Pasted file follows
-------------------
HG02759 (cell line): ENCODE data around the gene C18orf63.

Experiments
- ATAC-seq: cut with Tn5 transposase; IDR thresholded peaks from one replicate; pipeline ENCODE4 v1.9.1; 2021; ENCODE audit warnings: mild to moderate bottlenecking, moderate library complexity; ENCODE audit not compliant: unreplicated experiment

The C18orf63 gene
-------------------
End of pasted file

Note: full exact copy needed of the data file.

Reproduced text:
HG02759 (cell line): ENCODE data around the gene C18orf63.

Experiments
- ATAC-seq: cut with Tn5 transposase; IDR thresholded peaks from one replicate; pipeline ENCODE4 v1.9.1; 2021; ENCODE audit warnings: mild to moderate bottlenecking, moderate library complexity; ENCODE audit not compliant: unreplicated experiment

The C18orf63 gene